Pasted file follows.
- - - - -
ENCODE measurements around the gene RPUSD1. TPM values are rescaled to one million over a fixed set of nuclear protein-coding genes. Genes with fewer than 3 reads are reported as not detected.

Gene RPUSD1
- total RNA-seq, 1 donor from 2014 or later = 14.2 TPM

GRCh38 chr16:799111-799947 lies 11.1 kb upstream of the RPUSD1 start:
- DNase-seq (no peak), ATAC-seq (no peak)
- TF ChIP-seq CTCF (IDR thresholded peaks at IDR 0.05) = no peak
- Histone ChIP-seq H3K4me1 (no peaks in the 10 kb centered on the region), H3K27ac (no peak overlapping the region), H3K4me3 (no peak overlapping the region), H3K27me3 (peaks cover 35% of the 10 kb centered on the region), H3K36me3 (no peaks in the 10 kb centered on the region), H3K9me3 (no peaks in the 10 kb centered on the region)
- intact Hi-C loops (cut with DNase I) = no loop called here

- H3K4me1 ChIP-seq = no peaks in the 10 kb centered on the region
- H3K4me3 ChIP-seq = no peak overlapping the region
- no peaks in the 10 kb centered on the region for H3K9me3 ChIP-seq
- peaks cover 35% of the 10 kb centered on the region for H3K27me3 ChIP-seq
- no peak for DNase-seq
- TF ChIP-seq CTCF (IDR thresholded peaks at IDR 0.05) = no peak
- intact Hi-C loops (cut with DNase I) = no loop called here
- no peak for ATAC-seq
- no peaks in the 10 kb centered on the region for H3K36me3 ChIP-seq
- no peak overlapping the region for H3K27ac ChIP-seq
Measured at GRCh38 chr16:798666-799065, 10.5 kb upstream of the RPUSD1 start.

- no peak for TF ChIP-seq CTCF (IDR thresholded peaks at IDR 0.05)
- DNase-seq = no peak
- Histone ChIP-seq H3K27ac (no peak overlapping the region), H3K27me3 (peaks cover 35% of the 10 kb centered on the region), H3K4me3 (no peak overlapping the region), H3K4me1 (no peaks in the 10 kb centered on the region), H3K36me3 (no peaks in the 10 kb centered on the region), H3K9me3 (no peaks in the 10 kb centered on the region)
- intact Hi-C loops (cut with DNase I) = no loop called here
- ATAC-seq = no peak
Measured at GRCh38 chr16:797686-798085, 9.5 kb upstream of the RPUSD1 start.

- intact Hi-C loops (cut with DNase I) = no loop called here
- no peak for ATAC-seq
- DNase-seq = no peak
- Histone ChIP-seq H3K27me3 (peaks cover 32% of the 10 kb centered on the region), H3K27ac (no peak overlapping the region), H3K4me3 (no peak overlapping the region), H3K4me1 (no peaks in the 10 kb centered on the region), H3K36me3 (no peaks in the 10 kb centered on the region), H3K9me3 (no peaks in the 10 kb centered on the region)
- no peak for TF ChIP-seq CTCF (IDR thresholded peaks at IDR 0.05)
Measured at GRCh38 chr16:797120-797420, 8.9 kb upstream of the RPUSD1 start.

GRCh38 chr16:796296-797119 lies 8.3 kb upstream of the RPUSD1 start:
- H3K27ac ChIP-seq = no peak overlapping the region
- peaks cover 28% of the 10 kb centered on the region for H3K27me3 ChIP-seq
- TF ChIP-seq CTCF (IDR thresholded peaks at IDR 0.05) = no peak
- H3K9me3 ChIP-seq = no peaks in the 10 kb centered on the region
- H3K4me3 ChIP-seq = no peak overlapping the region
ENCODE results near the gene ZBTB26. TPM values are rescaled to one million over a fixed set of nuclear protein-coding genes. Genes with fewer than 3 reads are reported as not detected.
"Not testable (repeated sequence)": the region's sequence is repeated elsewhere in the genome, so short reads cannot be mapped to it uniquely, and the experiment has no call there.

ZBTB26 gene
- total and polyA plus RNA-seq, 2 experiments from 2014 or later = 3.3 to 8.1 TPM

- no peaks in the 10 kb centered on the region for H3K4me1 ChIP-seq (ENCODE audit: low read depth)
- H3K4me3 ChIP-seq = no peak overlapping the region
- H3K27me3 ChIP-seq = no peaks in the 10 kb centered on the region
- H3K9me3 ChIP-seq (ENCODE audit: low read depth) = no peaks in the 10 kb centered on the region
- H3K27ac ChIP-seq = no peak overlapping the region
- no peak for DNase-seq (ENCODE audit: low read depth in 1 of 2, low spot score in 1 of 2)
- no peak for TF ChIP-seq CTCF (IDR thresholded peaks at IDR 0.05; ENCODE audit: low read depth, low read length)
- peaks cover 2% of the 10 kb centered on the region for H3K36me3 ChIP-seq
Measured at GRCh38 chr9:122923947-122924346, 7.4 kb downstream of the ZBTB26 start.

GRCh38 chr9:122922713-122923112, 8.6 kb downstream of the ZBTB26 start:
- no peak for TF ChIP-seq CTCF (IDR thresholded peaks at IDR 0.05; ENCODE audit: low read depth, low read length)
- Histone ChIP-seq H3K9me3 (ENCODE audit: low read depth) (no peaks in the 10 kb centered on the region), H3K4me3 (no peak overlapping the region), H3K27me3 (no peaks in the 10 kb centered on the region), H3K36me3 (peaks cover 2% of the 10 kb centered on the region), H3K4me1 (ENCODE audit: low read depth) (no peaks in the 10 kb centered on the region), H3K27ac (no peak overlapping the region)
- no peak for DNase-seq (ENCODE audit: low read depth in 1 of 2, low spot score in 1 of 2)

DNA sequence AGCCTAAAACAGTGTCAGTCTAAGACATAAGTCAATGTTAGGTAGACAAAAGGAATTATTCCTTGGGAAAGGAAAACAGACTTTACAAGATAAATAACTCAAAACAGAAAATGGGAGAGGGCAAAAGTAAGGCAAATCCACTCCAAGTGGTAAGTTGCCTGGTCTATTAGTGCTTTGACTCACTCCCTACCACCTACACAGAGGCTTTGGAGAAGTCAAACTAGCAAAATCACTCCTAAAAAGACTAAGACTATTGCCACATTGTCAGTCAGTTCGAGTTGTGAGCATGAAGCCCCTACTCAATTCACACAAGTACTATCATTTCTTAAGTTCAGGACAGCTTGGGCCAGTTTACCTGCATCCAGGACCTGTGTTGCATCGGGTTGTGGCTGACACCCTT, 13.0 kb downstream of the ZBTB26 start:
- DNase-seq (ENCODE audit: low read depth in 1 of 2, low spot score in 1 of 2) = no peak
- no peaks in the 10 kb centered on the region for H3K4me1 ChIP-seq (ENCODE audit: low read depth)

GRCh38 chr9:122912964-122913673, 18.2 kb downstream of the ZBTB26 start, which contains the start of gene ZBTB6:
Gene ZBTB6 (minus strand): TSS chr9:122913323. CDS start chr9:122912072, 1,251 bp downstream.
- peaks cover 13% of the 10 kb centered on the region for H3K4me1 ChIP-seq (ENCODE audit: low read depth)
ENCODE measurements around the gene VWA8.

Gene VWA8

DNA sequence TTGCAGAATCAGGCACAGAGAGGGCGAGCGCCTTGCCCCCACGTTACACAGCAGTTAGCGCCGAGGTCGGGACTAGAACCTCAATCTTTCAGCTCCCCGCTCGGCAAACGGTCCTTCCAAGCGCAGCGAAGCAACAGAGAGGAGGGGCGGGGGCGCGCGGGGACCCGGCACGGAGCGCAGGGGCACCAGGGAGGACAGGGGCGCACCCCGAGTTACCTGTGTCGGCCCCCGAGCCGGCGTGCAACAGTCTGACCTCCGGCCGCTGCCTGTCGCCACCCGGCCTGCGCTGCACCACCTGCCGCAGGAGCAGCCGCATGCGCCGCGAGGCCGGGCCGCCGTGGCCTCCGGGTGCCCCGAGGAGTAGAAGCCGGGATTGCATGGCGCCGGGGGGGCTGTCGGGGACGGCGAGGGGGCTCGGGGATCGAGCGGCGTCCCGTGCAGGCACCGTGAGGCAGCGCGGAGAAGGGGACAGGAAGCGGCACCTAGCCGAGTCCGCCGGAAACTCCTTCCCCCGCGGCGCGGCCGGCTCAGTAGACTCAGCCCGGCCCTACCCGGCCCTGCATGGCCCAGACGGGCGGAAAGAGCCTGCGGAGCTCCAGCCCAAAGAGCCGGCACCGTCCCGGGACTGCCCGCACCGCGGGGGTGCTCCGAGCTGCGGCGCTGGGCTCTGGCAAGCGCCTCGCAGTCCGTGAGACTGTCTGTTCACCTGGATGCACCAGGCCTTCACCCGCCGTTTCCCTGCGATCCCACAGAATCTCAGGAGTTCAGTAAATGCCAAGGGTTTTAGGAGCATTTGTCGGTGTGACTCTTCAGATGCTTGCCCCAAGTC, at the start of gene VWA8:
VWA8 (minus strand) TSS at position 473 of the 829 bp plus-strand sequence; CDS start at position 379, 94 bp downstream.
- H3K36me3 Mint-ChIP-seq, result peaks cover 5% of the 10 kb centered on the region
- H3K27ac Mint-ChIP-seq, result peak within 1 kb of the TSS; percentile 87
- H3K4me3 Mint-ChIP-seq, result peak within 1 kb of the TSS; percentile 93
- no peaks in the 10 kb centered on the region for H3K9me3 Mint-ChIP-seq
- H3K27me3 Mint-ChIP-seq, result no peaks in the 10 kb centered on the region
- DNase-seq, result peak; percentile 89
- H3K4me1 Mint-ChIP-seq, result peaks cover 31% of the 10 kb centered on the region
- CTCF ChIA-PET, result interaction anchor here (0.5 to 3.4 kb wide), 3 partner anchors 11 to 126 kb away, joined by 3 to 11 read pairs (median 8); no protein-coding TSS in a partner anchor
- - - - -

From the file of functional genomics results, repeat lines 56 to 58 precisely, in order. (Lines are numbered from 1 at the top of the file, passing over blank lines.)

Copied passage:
- DNase-seq (ENCODE audit: low read depth in 1 of 2, low spot score in 1 of 2) = no peak
- no peaks in the 10 kb centered on the region for H3K4me1 ChIP-seq (ENCODE audit: low read depth)

GRCh38 chr9:122912964-122913673, 18.2 kb downstream of the ZBTB26 start, which contains the start of gene ZBTB6: